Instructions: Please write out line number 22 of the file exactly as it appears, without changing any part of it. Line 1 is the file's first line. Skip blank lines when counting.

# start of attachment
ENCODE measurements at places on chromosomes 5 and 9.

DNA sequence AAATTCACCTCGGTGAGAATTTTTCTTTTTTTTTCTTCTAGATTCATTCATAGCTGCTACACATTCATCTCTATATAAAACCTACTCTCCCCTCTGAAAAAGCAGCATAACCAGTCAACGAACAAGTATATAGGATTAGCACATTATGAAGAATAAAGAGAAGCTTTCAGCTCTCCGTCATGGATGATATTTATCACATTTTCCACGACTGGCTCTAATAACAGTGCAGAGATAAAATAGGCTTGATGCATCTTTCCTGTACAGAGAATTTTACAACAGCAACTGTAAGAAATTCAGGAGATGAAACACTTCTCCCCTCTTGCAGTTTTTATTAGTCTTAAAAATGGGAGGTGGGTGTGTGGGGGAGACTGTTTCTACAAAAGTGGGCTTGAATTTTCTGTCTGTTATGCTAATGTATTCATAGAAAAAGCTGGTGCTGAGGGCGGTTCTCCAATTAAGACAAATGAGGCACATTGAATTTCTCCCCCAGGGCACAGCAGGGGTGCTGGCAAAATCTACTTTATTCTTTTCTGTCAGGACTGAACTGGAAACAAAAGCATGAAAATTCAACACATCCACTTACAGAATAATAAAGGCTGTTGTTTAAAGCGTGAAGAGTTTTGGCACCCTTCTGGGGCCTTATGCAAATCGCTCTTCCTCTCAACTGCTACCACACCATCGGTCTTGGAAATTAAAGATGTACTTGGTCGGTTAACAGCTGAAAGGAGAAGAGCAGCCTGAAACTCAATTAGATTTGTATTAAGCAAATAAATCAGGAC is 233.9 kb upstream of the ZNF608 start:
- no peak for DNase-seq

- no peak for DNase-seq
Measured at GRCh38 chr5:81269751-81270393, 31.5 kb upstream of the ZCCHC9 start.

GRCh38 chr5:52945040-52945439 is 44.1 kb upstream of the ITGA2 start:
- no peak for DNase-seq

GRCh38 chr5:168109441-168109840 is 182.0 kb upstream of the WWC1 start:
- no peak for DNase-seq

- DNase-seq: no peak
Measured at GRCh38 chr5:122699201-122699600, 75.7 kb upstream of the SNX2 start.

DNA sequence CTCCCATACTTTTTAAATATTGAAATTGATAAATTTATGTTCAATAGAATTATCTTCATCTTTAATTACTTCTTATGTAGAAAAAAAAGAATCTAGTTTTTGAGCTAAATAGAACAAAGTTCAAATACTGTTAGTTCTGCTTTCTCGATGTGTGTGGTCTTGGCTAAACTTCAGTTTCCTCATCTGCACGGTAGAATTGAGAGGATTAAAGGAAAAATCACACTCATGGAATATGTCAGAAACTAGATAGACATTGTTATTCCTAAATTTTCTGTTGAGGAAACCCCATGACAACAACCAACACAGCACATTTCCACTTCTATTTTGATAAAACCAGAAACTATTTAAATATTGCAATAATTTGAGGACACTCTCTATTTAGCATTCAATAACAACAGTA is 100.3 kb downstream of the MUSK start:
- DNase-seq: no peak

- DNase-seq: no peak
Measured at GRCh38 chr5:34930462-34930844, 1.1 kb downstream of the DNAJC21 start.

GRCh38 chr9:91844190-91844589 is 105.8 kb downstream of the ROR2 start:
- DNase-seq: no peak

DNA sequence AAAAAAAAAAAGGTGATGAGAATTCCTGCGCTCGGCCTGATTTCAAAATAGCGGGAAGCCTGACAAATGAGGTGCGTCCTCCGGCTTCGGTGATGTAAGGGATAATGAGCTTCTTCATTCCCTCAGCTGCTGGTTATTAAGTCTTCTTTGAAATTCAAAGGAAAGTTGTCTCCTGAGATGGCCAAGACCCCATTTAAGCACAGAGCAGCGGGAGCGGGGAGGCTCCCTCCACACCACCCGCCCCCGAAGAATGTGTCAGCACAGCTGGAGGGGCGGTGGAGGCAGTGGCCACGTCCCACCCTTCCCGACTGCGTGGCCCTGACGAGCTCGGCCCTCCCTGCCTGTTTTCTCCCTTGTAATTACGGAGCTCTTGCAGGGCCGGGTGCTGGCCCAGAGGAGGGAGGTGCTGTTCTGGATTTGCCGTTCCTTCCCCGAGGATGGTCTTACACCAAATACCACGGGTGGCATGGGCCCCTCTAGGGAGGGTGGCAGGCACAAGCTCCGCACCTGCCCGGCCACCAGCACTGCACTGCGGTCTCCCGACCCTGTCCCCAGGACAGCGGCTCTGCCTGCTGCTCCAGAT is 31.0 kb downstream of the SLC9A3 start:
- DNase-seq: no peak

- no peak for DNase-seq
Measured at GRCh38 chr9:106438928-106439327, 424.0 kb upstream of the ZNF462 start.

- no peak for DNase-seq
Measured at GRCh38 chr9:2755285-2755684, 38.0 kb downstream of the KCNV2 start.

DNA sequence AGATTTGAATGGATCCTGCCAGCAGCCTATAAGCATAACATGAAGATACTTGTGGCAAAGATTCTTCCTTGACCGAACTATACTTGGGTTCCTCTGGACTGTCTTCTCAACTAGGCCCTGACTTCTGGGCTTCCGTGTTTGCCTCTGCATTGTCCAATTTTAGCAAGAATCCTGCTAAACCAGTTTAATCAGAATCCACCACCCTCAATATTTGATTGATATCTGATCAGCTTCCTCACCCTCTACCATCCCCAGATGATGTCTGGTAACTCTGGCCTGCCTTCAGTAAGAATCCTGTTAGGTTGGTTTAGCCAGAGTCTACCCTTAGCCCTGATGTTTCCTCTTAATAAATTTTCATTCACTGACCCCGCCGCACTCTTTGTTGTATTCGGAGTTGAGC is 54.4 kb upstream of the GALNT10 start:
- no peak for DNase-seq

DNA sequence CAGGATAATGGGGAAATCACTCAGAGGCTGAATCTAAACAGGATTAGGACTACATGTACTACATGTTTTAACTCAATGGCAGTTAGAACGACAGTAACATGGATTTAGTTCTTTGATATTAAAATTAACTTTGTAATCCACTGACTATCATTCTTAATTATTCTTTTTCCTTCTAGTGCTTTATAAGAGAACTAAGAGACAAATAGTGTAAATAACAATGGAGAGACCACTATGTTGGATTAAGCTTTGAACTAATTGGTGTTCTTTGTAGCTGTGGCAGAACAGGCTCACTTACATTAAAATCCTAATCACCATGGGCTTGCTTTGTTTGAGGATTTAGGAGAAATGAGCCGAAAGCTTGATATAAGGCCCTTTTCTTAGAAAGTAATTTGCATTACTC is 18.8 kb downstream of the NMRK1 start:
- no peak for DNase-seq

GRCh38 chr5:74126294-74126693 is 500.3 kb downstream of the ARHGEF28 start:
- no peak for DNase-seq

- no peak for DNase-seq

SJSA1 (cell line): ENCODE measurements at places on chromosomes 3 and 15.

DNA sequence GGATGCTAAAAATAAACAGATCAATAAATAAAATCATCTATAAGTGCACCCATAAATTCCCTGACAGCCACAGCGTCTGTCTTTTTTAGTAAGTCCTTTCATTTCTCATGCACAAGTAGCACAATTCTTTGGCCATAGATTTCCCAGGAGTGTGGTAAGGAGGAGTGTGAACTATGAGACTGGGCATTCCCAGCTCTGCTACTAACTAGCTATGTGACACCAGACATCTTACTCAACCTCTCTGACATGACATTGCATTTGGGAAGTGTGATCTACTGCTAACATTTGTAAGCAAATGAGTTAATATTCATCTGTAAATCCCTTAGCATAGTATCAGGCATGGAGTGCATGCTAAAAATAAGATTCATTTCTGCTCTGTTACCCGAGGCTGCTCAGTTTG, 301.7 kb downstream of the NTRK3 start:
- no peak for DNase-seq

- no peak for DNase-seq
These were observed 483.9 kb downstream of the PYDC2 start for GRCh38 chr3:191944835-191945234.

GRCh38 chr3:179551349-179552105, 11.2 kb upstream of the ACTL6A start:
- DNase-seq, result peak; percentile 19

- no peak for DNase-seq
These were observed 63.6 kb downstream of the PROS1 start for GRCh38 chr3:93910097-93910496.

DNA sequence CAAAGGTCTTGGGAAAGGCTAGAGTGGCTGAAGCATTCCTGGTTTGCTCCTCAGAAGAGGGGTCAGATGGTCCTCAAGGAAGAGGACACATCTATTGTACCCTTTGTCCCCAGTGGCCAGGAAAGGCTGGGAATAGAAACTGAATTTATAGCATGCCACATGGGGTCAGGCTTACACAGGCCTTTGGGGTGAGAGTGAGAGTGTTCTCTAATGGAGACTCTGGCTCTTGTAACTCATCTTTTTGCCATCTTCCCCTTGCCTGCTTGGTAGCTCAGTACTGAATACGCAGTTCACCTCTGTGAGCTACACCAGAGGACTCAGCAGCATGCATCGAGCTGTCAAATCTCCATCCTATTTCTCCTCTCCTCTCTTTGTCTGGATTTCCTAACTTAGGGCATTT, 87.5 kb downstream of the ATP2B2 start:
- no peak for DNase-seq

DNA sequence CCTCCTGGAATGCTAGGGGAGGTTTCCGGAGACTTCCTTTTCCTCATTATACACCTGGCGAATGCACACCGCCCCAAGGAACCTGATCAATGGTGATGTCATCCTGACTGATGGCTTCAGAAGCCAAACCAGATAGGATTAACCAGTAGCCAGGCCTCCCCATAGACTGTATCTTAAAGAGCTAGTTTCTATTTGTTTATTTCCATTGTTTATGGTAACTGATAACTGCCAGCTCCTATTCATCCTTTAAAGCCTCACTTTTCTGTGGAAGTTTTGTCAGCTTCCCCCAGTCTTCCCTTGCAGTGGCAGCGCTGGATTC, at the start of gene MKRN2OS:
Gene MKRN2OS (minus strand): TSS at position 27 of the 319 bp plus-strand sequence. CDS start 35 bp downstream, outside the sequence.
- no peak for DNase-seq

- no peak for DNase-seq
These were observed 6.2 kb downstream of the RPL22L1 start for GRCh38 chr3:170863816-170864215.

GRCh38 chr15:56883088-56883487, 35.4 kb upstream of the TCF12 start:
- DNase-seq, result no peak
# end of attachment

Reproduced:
- no peak for DNase-seq